Future Reflections Winter 2012
by Meleah Jensen
From the Editor: Until the early 1980s, most professionals in the blindness field believed that cane travel could not be taught until a blind child reached the teen years. Deprived of the opportunity to move freely, to explore the environment, and to keep up with their sighted peers and siblings, blind children were forced into a role of dependence on others. The NFB is passionately committed to promoting cane travel for young blind and low-vision children. In this article, Meleah Jensen, an education program assistant in the Jernigan Institute, describes an exciting new program.
I had a cane put in my hand for the first time at the age of sixteen. I was at a student seminar sponsored by the National Federation of the Blind of Louisiana. I carried the cane with me and used it for the remainder of the weekend; however, when it was time to go home I gave it back. There was no way I was going to show up at school carrying a cane! Canes were for blind people, and at that time I did not consider myself to be blind.
It took another three years, many a frustrating moment, and six months as a student at the Louisiana Center for the Blind before I realized the benefits of using a cane. Although I know it does no good to ask "what if?", I wonder how different my life might have been had I had a cane in my hand at sixteen months instead of sixteen years.
Unfortunately, I am not an anomaly. All too many Federationists can tell similar stories. Stories like mine inspired the NFB Jernigan Institute to launch the NFB Early Explorers Program early this winter. Early Explorers is designed to introduce the long white cane to young blind and low-vision children from birth to age seven. In addition, we want to equip parents of blind or low-vision children with the knowledge, tools, and confidence necessary to become their child's first travel teachers. Dr. Frederic Schroeder, a researcher and the first blind person to earn professional certification in cane travel, once said, "One of the most fundamental parts of a blind child's training is the development of independent travel skills. Without these skills, the blind child is placed in a position of being dependent on others for inclusion in daily activities." Simply put, having a cane allows a blind or low-vision child to explore and to have the same experiences as his or her sighted peers.
Parents who participate in the NFB Early Explorers Program will receive several resources to help them as they step into the role of their child's first travel teacher. These resources include the book Independent Movement and Travel in Blind Children: A Promotion Model by Joe Cutter. Long-time readers of Future Reflections are familiar with Joe Cutter and his work in the field of early cane travel. In his book he discusses the role parents play in encouraging their blind children to move freely and ultimately to travel with a cane. "It begins when the expectant mother introduces her baby to movement in utero," Cutter says. "Whenever the mother sits, stands, turns, or walks, the child inside her experiences movement. Once the baby is born, the mother and father become attached to their child through touch--through holding, carrying, and playing with their baby. The joyous world of movement has begun, and it is the parents who are the first, the primary, educators of their child."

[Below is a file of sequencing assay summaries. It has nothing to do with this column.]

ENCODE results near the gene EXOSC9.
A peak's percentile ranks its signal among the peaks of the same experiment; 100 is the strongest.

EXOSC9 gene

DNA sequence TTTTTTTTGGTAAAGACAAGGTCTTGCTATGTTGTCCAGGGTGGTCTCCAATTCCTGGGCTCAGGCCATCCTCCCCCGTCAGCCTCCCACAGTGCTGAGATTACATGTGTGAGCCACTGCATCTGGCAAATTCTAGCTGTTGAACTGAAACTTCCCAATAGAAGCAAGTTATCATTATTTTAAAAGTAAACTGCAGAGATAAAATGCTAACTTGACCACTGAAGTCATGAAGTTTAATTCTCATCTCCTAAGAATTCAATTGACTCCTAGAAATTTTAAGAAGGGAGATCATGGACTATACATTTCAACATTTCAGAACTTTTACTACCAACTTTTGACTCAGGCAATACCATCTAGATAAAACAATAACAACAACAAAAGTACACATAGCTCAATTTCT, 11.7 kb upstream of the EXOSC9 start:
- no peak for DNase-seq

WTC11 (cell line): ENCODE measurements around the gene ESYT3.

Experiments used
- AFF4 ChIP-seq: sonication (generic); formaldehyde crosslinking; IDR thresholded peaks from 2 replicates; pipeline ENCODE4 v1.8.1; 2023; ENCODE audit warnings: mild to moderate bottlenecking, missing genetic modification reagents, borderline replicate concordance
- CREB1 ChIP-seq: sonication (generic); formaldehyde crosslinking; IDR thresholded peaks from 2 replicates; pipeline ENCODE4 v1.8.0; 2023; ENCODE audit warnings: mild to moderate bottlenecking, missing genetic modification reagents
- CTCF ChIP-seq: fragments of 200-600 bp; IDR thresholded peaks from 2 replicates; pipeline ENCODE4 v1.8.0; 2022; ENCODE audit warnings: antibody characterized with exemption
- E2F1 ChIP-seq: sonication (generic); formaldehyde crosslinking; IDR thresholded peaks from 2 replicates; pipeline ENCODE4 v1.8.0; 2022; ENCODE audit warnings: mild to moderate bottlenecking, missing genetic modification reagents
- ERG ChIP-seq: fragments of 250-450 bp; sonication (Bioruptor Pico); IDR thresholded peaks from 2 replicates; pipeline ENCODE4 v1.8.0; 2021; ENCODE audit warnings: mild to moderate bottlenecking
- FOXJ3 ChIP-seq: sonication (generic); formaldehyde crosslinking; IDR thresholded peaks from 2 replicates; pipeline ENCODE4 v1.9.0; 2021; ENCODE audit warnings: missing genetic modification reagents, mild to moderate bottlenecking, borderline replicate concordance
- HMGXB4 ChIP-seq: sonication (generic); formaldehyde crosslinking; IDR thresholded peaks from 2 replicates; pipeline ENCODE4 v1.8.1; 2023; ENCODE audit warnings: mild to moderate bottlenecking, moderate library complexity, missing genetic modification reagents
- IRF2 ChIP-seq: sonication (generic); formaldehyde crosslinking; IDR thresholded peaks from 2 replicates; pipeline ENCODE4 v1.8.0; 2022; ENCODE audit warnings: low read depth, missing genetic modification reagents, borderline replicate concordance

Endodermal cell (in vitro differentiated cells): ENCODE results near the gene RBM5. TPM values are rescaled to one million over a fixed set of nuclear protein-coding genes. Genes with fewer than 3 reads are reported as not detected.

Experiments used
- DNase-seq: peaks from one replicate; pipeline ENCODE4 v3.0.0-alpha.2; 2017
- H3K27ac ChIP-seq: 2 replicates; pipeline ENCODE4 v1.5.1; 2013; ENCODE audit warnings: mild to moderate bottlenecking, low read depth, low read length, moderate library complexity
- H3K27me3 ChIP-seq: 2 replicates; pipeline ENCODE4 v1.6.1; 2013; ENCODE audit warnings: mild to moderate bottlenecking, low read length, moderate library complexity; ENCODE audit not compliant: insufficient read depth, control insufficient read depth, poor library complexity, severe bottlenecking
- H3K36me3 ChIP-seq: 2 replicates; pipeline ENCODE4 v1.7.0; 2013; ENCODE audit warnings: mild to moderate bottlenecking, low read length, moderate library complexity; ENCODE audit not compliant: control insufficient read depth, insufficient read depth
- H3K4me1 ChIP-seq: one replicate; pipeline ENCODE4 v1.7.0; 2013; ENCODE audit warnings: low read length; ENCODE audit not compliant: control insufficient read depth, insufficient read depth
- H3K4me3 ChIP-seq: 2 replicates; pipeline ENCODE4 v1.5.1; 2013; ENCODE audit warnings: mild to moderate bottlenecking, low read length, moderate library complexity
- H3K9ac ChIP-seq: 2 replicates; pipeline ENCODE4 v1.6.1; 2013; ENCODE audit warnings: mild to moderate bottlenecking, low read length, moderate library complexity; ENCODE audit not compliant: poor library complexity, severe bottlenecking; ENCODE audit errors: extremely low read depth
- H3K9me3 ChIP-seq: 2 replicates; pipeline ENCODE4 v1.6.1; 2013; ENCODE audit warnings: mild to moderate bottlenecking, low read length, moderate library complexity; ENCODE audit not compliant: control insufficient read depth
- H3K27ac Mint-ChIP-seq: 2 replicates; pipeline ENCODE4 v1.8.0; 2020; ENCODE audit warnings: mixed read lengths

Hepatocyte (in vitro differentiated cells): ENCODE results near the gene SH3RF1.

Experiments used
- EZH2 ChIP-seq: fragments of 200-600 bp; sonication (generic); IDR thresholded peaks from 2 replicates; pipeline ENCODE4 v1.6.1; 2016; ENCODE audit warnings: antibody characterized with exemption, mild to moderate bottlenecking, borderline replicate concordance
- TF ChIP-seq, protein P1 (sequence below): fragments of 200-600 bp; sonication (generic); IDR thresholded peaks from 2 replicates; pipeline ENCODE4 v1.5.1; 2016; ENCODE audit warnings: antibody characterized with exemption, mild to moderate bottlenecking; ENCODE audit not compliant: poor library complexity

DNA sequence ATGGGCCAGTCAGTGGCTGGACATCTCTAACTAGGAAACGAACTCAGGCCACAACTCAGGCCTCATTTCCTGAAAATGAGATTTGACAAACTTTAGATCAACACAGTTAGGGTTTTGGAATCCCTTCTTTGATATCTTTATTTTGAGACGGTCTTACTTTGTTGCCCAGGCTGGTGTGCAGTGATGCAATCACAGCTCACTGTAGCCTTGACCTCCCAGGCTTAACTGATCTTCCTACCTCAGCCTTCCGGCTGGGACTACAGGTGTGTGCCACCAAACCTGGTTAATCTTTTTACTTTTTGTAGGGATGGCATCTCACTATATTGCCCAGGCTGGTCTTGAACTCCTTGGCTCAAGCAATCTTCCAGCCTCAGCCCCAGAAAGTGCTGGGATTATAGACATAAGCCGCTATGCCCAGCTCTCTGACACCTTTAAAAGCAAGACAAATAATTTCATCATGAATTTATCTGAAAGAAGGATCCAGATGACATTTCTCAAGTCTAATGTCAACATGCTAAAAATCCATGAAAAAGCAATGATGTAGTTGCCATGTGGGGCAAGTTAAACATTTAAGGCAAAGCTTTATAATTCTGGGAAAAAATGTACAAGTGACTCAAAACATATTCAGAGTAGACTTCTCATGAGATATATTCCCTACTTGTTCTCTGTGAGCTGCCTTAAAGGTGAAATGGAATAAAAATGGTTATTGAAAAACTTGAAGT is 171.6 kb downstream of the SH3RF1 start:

Families who take part in the NFB Early Explorers Program will also receive a welcome packet containing an informational DVD, a child-sized white cane, and a copy of Cane Travel and Independence, a special issue of Future Reflections. The informational DVD is approximately twenty minutes in length and includes advice from professionals in the blindness field on how to know if your child is age appropriate, how to select the best cane, and so on. Parents will also hear from blind children of various ages who explain in their own words why they use a cane. Of course, such a video would be incomplete without comments from experienced parents of blind children. "Anna is a wonderful child, and she deserves the right to be a child," says Carlton Cook Walker of Pennsylvania, who serves as second vice president of the National Organization of Parents of Blind Children (NOPBC). "She deserves the right to run down a sidewalk and skin her knee. She deserves the right to climb up a rock hill and scrape her belly (which she's done). . . . She deserves to be like every other kid in her school, and her cane ensures that she can."
If you sign up for the program, our support will not end once we have sent your welcome packet. Each quarter you will receive an issue of Travel Tales, an e-newsletter. Travel Tales will be filled with practical tips and information that you can use to help your blind child learn to navigate the environment using the long white cane. The first issue is already in the works. It will include tips for turning a trip to the grocery store into a teachable moment for your blind child, and suggestions for traveling successfully through snow using a cane. Families and educators will also have the opportunity to write in and ask questions about cane travel or blindness in general. Don't be shy. We want to answer your questions, no matter what they might be.
To register or to learn more about the NFB Early Explorers Program, please visit <www.nfb.org/earlyexplorers>, email firstname.lastname@example.org, or call (410) 659-9314, ext. 2418. Help us spread the word about the importance of early movement for young blind children by telling the parents and families you encounter about the NFB Early Explorers Program!